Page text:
The last of my deadly trio for fishing the heavy vegetation is a jumbo frog called the Frogzilla, made by Snag Proof Manufacturing Company. Touted as a lunker bass bait, it will also lure muskies and pike out of their cover-laden lairs. Since this lure is a little light for conventional musky tackle, I add a little weight. This is done by making a small slice in the top of the frog, and dropping in some lead or brass b-b’s. The hole is then sealed with some type of super glue. I often add a trailer hook that won’t flop from side to side as the lure is retrieved. The bad part about using this lure is that a few fish might put some punctures in the frog. You can often glue or patch up the holes, or say six bucks or so is certainly worth catching a few muskies!
Often patches of open water exist in the slop that are large enough to allow you to fish a L-armed type spinnerbait. A great one for this situation is Bucher’s Slop Master spinnerbait. No matter what brand you pick, make sure the trailer hook doesn’t flop around. One that’s locked in place will be a lot more snag-free.Rods for slop fishing should have enough length to let you fire out long casts and make powerful hook-sets. They’ll also give you needed leverage when trying to control a big fish. Make sure the rod has a heavy or extra heavy action.
Reels should be spooled with braided lines of at least 65 pound test. I use 80-pound Spider Wire Stealth. This is not a job for stretchy mono. I make my own wire leaders using at least 100-pound test single strand wire. On one end of the foot-long wire a strong snap is attached. A size 5 Berkley snap-swivel goes on the other end. Both are connected with a haywire twist.

When fishing the slop-filled bays, I generally first move the boat along the deep edge of the vegetation, staying about 25-30 away from the edge. Use the electric or drift if the wind is right. Don’t get too close to the edge or you might run up on an outcropping of vegetation that’s the best spot in the bay.Although most of my action has come off the deeper one-third of the slop, sometimes you have to penetrate the mess even further. High water, fishing pressure, or bright sunlight may cause the muskies to hold even shallower, sometimes in just a few feet of water. A second pass may be needed to reach the shallower cover. A controlled drift using short bursts of the electric is often best for working the shallower cover.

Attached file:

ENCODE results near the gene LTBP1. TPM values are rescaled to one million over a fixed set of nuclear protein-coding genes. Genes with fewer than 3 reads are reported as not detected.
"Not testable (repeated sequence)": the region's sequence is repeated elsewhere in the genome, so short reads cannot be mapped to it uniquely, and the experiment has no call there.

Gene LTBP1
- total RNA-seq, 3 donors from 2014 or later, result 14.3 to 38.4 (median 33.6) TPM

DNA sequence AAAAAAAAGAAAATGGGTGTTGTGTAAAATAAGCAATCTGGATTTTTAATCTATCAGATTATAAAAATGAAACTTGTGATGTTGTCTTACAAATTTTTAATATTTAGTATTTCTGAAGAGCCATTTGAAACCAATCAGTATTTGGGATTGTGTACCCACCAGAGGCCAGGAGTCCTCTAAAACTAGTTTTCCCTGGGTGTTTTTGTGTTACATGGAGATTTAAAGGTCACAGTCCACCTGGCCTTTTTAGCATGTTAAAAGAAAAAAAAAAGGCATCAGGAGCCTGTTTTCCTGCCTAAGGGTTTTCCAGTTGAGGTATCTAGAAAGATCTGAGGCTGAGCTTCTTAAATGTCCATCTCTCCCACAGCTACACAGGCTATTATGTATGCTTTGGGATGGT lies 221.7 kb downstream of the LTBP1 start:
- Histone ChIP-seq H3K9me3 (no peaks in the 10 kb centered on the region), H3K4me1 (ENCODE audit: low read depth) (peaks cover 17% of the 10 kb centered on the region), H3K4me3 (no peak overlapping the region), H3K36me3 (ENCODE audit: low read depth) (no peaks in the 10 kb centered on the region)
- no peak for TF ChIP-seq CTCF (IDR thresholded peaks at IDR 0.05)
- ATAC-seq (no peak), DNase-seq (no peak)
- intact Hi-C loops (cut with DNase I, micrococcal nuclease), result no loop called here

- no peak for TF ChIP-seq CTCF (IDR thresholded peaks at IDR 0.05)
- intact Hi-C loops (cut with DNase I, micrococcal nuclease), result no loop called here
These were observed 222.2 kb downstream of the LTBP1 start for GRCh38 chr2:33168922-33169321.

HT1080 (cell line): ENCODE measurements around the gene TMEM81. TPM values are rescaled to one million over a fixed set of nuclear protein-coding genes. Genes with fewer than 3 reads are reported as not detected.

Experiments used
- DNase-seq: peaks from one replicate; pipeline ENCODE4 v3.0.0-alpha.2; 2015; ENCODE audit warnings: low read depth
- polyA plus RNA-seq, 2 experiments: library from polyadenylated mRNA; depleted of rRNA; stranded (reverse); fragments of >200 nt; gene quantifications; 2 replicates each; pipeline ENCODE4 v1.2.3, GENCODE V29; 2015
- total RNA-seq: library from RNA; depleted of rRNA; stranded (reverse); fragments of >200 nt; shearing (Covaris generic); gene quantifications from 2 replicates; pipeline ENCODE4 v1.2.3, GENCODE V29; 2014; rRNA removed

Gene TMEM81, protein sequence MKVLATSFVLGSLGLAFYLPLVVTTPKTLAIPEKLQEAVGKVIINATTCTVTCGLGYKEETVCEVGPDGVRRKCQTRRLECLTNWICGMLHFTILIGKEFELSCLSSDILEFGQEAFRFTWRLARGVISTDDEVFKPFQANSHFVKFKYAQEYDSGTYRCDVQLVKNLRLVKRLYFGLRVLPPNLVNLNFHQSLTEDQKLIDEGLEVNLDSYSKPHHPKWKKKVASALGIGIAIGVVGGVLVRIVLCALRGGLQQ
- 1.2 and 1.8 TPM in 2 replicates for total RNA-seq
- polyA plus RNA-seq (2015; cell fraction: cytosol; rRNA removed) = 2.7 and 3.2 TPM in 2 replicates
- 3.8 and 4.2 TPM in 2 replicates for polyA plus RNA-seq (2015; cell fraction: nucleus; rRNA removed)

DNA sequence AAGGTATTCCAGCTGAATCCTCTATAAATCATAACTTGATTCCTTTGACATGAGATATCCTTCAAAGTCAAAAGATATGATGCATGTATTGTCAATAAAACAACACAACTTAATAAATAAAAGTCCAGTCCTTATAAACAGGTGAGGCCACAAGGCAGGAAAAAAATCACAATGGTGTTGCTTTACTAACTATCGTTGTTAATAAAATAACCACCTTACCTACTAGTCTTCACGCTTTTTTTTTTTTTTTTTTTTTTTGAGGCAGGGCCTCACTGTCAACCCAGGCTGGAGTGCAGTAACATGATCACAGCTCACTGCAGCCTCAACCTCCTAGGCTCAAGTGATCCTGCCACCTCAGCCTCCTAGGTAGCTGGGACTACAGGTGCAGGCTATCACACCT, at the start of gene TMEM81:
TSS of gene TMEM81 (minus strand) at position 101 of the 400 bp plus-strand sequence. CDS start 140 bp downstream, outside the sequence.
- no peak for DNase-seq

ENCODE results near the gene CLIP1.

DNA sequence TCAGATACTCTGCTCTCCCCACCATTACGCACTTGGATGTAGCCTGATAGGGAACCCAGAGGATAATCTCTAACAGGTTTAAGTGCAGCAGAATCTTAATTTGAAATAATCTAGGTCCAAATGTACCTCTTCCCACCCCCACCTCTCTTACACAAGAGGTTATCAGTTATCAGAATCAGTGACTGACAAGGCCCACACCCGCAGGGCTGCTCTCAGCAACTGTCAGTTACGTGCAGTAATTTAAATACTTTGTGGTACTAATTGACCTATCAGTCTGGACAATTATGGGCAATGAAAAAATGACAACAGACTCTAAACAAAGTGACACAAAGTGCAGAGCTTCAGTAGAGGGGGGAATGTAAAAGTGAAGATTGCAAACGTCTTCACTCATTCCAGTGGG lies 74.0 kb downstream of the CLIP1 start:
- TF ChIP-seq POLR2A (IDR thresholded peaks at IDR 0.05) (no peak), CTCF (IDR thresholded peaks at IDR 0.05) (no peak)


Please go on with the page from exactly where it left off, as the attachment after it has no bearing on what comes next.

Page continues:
Periodically check your big engine to make sure water is coming out of the exhaust port. Weeds can easily foul it and cause over heating.

Muskies tend to roam around more on overcast days. Under those conditions the slots can be hot. Brighter conditions generally cause the fish to hole up under thicker cover and they have to be rooted out.

Once you hook a fish in shallow, heavy cover just hold on and see what the musky does. You may get lucky and have it hit along the weed edge, or even follow the lure out to open water and blast it. That makes things easy. But often the strike will come in or near heavy cover. Just set the hook hard and hold the rod tip high. Often the fish will wallow, roll and twist, wrapping itself and weeds up in one big mess. After it settles down, I’ll slowly move in towards the fish and net the whole mess with my magnum-size net. Everything will be sorted out in the water, the musky is lifted out for a quick photo, then it’s released.

Slop-fishing for muskies is exciting. Imagine hooking a 4-foot long fish in shallow, weed-choked waters more suited for largemouth bass. Besides, it’s an under utilized fishery that can put extra fish in your boat every year.